The World Health Organisation recognises World Mental Health Day on 10 October every year. This year’s theme set by the World Federation for Mental Health is ‘Mental Health for All’, which is especially pertinent given the toll Covid-19 has had on all our lives


There are a number of things you can do to take part if you want to share your support of World Mental Health Day.


The international symbol for mental health awareness is a green ribbon, and the easiest thing to do would be to wear one.

These can be bought from, and you can also share it as a digital sticker through most social media platforms.


You could also take the opportunity to donate to Fegans and help us to fund counselling for every child that needs it. This year, you can also download our special World Mental Health Day postcards. These are designed to be posted through your neighbours’ letterboxes, to let them know that someone cares. Why not write your own message on the back of a postcard, a few kind words can help to brighten up a neighbours’ day.


Mental health is one of the most neglected areas of public health. Worldwide, close to 1 billion people are living with a mental disorder, 3 million people die every year from the harmful use of alcohol and one person dies every 40 seconds by suicide. On top of this, billions of people around the world have been affected by the COVID-19 pandemic, which is having a further impact on people’s overall mental health. Yet, relatively few people around the world have access to quality mental health services. In low- and middle-income countries, more than 75% of people with mental, neurological and substance use disorders receive no treatment for their condition at all. Furthermore, stigma, discrimination, punitive legislation and human rights abuses are still widespread.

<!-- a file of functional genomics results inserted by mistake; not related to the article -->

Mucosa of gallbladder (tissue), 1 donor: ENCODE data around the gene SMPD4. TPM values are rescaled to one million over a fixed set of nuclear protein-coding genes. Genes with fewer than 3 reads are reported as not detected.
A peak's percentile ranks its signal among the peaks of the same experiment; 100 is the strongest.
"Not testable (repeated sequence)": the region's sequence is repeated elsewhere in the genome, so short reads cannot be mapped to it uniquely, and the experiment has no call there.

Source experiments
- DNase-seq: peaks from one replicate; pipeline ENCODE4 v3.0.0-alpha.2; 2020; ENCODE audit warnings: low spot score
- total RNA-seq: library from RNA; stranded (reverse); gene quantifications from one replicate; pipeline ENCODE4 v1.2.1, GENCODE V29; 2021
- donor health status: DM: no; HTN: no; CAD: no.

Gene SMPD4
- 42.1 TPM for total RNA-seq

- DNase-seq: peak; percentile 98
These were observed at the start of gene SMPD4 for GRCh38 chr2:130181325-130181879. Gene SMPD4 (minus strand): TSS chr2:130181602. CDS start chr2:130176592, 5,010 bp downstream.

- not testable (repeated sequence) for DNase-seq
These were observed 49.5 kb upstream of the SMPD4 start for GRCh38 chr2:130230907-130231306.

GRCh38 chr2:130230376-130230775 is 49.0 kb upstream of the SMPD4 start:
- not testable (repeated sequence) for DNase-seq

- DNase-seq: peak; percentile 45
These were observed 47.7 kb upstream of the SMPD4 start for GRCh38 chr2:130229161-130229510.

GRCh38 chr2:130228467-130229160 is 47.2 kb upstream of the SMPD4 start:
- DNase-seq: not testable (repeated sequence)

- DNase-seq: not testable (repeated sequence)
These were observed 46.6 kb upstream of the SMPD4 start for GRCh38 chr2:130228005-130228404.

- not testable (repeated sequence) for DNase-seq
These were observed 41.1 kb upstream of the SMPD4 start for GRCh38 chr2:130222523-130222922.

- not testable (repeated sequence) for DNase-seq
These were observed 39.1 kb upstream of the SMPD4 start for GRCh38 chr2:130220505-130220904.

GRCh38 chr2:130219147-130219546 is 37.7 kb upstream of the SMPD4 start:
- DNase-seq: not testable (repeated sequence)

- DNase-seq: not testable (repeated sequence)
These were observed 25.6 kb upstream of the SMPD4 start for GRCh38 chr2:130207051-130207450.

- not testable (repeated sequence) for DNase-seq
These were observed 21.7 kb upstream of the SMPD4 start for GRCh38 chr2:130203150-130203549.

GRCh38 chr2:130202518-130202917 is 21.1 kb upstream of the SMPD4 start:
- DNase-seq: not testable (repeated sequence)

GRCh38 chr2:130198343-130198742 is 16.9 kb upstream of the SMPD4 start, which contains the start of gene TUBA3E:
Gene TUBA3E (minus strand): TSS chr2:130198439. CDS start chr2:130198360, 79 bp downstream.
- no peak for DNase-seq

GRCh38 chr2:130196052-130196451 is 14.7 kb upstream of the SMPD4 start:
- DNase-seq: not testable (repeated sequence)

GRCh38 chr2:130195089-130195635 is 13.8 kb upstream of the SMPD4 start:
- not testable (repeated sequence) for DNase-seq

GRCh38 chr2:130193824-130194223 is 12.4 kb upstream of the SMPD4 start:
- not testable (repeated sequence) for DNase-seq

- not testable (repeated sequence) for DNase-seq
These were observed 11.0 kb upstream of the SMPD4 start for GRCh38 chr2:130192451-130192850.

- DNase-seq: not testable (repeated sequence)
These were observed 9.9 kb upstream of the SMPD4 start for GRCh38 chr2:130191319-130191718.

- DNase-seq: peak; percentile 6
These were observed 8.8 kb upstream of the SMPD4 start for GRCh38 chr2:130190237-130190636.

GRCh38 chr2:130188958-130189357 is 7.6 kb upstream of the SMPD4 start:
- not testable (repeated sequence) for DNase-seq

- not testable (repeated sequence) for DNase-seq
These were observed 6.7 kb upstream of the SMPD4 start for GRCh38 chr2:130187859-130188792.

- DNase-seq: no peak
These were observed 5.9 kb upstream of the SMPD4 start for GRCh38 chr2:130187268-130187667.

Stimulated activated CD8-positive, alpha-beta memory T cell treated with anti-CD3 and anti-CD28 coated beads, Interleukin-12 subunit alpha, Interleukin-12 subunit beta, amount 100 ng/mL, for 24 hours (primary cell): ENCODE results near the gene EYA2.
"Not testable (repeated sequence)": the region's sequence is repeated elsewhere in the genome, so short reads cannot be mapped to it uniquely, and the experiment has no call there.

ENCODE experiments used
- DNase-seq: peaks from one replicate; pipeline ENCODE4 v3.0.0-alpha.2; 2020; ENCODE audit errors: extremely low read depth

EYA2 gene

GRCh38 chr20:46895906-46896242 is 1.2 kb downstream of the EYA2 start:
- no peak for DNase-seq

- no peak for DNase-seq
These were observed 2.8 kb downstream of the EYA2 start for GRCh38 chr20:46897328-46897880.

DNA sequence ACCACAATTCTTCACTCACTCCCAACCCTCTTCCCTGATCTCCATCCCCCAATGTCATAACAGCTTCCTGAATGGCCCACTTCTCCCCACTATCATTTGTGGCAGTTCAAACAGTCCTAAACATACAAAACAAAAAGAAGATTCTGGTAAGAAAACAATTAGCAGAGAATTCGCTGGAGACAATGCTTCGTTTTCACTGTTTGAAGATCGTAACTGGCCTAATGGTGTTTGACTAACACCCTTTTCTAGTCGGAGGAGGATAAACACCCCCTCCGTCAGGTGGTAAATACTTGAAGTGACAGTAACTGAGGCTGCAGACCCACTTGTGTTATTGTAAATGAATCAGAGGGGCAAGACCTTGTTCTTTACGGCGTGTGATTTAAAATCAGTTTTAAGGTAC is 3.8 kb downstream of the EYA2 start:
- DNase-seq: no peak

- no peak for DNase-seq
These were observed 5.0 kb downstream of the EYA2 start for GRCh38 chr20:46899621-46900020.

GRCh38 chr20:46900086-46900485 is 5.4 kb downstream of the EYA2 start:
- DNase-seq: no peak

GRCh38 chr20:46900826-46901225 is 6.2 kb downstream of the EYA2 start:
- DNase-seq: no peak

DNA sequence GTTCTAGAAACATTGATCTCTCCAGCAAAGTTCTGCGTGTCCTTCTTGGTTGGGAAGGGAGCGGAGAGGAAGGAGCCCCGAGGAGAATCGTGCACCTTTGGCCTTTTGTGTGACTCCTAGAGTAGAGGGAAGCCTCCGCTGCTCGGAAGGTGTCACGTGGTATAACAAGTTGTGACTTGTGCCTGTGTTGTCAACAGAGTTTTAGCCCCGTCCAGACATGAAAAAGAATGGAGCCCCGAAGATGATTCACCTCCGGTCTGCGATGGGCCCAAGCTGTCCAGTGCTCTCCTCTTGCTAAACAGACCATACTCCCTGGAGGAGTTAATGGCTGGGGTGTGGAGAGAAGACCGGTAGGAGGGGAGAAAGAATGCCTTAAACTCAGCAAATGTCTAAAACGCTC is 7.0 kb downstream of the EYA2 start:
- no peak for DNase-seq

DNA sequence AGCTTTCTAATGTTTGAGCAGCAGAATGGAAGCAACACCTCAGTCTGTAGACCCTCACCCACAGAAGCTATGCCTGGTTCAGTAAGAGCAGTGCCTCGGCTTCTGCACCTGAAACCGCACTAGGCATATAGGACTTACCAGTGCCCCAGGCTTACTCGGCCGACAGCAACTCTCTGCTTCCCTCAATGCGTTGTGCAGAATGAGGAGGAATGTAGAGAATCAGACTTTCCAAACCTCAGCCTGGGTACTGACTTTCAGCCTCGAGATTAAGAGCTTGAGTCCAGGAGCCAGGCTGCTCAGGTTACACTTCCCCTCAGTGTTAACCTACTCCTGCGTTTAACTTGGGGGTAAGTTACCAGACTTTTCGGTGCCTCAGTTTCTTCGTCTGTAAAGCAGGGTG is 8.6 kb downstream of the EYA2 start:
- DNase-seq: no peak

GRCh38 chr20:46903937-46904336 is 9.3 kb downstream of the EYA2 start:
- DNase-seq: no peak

Mental Health for All

“The world is experiencing the unprecedented impact of the current global health emergency due to COVID-19 that has also impacted on the mental health of millions of people”, says Dr Ingrid Daniels, president of the World Federation for Mental Health.

“We know that the levels of anxiety, fear, isolation, social distancing and restrictions, uncertainty and emotional distress experienced have become widespread as the world struggles to bring the virus under control and to find solutions.

Dr Daniels believes mental health is a human right, and that it is time for that mental health to be available for all.